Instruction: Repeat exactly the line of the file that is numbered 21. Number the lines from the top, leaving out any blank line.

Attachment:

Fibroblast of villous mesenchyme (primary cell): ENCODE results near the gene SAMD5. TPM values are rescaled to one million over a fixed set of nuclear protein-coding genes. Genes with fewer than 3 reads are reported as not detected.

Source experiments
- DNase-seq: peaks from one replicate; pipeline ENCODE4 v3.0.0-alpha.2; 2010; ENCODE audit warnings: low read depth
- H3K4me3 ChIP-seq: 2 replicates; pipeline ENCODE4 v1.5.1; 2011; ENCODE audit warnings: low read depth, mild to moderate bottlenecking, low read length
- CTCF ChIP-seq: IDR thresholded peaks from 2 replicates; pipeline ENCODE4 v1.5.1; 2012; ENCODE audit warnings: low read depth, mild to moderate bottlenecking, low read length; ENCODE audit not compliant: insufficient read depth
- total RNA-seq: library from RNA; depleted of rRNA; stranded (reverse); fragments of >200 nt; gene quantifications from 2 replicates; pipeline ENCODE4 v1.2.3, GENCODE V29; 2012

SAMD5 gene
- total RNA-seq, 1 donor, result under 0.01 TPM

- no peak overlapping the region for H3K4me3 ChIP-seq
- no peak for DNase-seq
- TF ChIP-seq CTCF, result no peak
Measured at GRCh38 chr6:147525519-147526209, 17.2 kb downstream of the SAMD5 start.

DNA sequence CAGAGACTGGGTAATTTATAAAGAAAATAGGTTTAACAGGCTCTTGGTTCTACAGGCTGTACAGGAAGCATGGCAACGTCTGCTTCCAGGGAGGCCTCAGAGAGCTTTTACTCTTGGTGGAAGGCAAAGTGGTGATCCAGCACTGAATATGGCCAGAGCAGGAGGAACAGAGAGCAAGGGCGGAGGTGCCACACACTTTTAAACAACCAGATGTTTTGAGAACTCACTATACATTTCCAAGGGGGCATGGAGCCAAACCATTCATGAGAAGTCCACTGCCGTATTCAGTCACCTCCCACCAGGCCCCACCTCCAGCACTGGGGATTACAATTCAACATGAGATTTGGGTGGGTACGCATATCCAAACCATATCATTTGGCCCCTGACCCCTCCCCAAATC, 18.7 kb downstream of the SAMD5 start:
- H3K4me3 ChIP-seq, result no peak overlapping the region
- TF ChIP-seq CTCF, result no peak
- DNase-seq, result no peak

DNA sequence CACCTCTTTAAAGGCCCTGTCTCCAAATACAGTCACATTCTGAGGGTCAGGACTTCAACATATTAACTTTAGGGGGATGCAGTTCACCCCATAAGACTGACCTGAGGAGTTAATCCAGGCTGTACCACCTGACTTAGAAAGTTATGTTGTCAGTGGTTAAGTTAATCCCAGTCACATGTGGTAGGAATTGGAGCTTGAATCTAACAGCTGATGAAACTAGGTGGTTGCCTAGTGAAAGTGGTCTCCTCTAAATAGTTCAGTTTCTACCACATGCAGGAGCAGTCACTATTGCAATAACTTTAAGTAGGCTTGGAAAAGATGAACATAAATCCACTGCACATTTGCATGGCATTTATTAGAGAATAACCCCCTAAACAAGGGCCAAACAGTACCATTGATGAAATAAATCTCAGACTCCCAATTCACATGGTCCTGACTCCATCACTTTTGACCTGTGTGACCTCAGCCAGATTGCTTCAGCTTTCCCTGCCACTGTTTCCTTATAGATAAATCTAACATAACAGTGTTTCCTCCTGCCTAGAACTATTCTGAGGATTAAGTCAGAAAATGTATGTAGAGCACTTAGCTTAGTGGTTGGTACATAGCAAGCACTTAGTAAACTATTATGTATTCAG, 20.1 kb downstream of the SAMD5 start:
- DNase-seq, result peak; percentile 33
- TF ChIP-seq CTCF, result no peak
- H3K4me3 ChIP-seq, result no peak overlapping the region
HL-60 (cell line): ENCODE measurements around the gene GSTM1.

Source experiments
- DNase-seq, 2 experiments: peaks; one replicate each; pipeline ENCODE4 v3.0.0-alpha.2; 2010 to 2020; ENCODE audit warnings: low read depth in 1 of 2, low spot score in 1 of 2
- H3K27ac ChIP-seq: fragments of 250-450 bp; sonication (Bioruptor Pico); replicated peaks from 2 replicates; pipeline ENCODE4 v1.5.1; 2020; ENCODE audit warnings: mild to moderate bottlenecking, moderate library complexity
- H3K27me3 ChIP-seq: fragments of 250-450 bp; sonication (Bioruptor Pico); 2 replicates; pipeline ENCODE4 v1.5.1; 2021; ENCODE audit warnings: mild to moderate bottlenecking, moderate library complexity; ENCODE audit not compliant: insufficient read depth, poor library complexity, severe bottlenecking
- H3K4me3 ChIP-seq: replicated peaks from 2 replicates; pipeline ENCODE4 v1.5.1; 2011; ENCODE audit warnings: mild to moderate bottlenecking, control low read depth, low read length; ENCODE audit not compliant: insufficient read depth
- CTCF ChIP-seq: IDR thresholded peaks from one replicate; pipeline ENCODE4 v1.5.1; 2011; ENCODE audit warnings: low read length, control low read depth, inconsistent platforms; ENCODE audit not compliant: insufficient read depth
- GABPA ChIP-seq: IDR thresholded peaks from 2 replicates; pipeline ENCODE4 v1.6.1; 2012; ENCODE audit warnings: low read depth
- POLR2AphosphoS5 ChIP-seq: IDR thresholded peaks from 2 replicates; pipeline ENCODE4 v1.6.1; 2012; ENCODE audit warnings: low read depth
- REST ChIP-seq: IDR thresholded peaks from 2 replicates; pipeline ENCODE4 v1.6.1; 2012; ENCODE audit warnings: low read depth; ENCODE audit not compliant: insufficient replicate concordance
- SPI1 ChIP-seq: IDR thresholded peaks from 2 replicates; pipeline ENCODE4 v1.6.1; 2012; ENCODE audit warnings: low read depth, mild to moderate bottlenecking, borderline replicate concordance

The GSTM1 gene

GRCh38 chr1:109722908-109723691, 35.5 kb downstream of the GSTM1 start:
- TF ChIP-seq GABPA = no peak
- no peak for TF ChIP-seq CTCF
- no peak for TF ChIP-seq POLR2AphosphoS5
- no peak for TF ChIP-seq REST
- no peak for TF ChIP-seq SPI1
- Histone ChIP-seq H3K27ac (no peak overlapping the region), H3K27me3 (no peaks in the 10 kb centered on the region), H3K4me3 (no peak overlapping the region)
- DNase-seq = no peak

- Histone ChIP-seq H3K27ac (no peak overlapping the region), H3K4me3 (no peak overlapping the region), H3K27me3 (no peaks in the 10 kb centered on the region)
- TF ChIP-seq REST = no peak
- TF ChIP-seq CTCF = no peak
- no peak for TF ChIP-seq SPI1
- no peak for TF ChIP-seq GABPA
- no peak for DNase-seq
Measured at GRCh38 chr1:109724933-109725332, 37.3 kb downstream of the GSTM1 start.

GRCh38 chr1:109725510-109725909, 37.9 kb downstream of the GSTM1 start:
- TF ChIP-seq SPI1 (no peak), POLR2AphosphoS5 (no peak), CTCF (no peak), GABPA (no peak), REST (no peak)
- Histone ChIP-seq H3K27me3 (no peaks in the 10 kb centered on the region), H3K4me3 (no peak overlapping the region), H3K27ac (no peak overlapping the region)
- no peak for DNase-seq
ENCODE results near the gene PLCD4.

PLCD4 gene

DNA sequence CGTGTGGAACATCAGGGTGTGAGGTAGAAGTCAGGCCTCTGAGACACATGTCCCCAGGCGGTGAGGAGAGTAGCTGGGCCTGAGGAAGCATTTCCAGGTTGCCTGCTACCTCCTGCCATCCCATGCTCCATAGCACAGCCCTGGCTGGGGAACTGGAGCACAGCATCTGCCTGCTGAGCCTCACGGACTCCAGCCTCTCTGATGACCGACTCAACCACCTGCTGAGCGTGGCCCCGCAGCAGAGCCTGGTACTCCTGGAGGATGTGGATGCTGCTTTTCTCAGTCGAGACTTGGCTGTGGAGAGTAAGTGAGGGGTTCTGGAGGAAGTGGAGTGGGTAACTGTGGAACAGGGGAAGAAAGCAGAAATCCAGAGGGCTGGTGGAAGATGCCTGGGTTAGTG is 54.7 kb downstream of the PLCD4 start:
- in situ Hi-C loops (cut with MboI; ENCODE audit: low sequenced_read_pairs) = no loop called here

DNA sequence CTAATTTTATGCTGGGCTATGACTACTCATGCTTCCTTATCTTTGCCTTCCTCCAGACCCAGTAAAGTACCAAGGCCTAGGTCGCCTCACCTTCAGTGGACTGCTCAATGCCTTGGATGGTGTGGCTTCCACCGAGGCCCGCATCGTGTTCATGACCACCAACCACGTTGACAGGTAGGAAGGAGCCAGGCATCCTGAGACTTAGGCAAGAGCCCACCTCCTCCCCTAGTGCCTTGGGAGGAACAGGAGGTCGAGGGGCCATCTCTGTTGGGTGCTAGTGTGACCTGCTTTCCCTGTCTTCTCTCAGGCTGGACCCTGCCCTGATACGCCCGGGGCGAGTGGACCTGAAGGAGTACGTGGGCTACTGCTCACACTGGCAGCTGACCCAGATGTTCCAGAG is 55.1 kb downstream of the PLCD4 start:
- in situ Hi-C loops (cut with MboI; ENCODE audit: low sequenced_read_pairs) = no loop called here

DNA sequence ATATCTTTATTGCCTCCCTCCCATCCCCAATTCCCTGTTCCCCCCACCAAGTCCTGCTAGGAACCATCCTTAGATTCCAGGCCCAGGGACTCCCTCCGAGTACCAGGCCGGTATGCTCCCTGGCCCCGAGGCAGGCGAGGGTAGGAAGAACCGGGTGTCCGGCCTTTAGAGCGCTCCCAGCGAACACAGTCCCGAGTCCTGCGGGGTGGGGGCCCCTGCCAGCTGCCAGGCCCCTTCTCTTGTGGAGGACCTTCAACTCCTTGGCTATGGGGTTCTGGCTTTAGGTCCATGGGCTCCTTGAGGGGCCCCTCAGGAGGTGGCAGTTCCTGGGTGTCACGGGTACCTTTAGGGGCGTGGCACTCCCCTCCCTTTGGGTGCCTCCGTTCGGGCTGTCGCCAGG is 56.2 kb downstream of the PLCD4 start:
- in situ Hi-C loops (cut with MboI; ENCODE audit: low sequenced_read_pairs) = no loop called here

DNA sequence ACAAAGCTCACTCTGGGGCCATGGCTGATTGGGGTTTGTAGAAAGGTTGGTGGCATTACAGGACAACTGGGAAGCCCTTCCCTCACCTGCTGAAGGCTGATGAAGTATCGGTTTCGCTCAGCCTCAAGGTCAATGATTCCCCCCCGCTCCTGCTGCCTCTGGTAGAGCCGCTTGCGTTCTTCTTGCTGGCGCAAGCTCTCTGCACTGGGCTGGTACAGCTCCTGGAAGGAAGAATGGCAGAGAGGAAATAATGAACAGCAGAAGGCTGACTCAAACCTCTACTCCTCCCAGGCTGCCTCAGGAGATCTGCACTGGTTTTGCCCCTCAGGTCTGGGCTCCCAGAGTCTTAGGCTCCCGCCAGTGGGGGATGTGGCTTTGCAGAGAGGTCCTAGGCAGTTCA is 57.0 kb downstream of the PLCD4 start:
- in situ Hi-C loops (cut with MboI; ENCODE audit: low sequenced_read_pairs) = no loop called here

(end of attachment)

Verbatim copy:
HL-60 (cell line): ENCODE measurements around the gene GSTM1.